msstice

200 words a day = 1 novel/year
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I liked reading this. Has a kind of Terry Pratchett feel to it. It flowed well and was entertaining. I found the piece great as it was.
 

BT Jones

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@BT Jones cheers and yes, nothing like the grimness of Gorig Cross.

I have to agree with that sentence you picked out. I struggled to get over what I wanted to say and in the end left it because I needed my bed. I can hear exactly what I want it to be in my head but the words on the page just sound plain awkward.
Alas, Stuart, we all have those moments. At least your mental roadblock was restricted to just one line. Some of us have whole chapters...
o_O
 
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Short stories are fundamentally different from novels in that they must be fast off the mark. The writer can't waste space on extraneous verbiage, lengthy character descriptions, digressions, or philosophizing.

This piece achieved all that. Short, snappy (and clever) descriptions. Intriguing, unexpected imagery. And of course the humor. I like it!

About all I can supply for improvement would be some minor edits --

* Orn supposed the fact that his mind’s eye the vision --> Orn supposed the fact that in his mind’s eye the vision
or --> Orn supposed the fact that his mind’s eye vision [remove "the"]
* rooms only --> room's only
* should Granny be capitalized?

Overall: The gentle humor really puts this over the top as superior storytelling. Nice work.
 

Luiglin

by day Stuart Orford by night Dark Lord's scribe
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Cheers @autoretscriptor for the feedback.

I'm glad that the humour is understandable and 'got'able, if that makes sense. I've not always hit the mark.
 

SonicSouls

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I like the idea behind your opening. The metaphor of “your opponent would have four wild card jesters… when the deck should only have had two,” is an interesting take on unkind fate. It implies that fate is in some way cheating. However, perhaps you could work the card metaphor into the character. The story mostly focused on his relationship with older people. So, perhaps to lend greater focus it could be reworded to tie into that. Also, I feel like the first sentence was a generic hook. Perhaps moving the aforementioned metaphor to be the first line would be better. For example, a revision could be:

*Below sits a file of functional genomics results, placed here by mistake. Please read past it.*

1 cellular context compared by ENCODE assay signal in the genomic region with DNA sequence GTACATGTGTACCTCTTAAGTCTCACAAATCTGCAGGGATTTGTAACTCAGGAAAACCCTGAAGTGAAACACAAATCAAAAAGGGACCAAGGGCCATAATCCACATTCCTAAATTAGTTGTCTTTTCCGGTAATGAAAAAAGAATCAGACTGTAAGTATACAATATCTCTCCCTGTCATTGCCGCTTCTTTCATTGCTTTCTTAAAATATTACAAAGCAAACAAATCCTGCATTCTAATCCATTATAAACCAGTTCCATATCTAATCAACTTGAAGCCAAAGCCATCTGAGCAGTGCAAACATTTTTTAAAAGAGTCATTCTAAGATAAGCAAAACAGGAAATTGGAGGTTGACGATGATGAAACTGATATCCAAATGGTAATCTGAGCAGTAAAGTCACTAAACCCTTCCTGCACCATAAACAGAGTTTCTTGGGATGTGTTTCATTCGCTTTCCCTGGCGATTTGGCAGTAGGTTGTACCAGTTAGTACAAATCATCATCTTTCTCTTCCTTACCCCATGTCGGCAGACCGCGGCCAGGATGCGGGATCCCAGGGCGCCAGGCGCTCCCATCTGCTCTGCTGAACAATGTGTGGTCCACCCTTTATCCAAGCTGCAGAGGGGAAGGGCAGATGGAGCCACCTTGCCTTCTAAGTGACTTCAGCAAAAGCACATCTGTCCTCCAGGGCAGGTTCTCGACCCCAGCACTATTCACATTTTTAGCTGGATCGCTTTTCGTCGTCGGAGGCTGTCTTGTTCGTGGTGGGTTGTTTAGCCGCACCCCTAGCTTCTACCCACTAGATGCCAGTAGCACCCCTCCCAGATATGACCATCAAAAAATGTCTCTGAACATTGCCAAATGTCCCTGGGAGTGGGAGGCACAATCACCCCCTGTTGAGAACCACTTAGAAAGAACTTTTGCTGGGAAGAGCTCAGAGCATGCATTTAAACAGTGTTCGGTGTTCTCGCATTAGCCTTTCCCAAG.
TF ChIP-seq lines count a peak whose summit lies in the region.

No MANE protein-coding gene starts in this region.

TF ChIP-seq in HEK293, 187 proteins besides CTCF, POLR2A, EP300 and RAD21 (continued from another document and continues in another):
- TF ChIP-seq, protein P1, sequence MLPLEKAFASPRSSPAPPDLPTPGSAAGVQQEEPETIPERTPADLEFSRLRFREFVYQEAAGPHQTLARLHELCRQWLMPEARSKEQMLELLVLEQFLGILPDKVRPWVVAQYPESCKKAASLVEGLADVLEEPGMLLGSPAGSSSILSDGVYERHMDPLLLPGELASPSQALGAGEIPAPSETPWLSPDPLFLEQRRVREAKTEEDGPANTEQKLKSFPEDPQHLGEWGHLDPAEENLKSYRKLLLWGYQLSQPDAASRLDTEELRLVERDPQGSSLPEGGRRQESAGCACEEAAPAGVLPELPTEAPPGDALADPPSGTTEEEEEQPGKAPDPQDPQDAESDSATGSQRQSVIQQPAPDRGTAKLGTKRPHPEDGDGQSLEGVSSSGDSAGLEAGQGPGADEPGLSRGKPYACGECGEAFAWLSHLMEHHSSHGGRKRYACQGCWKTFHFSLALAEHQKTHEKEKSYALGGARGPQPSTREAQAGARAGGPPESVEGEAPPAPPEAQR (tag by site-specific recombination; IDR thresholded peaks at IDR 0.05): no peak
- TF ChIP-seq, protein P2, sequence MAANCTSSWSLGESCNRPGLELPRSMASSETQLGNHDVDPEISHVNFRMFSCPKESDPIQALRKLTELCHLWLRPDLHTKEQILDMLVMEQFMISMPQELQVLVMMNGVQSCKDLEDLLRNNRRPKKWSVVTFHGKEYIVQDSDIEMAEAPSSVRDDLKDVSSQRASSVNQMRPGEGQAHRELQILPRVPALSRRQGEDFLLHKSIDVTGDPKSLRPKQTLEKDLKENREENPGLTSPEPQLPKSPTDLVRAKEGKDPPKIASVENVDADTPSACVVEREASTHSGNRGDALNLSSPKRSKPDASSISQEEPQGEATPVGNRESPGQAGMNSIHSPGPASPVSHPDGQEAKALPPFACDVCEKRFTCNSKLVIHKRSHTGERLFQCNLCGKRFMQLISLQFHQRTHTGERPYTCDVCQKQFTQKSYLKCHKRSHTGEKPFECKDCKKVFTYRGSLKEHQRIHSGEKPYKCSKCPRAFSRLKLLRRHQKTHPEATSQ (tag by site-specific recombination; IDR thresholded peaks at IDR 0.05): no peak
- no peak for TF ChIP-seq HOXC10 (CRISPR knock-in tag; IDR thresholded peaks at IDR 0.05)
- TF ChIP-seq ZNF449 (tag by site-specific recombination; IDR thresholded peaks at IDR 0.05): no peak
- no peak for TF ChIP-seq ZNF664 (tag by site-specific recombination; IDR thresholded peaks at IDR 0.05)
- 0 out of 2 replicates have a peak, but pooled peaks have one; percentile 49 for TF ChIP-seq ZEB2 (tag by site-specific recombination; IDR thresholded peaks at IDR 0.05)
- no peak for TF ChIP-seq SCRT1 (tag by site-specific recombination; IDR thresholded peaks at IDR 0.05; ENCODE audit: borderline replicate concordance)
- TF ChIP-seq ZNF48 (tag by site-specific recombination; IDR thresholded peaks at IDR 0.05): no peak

“Fate to Oln was like playing cards, with him having a top hand of four crowns, and his opponent having four wild card jesters in a deck with two.”
Although the general concept is the same, it’s more engaging than “Oln had decided long ago that fate had it in for him.” Additionally, it avoids repetition since the metaphor partially said what the first line already stated. This ties into my second point. The background about his feelings of fate could be condensed, or spread out through the story. Perhaps the story opening could be along these lines:
“Fate to Oln was like playing cards, with him having a top hand of four crowns, and his opponent having four wild card jesters in a deck with two. He recalled this as he rummaged through his bag yet again. Where was that frost daisy? Everything else was here except for what he needed for the ice bolt spell. The Gods’ weekly dose of fate had become apparent. Twas a dollop of destiny from the backside of a celestial cow, again.”
This gets to the action while still giving backstory. It still needs revision, and you’re free to do as you please. But I would suggest spreading out spreading out the feelings of fate for better pacing. In general, I would suggest condensing details like his relationship with his “grannies”. But I liked the general feeling of the story. The ending though engaging, felt like the beginning of a longer story. Perhaps you could expand upon this. I look forward to seeing what you write next.
 

Edoc'sil

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Nice work Loughlin, I love the DnD reference. Your writing reminds me of my favourite author Terry Prachett, it has that sense of whimsical knowledge and made me snort laugh a couple of times which is high praise. Orn also reminds me of my favourite character of his Rincewind, I expect you already know of him, if not, I implore you to search it out.

I agree with most of the corrections that others have given you apart from capricorn's mention of the "Sort", I knew what you were referring to, doesn't seem out of place to me.

I look forward to reading more and, as with any writing, that is the highest praise of all!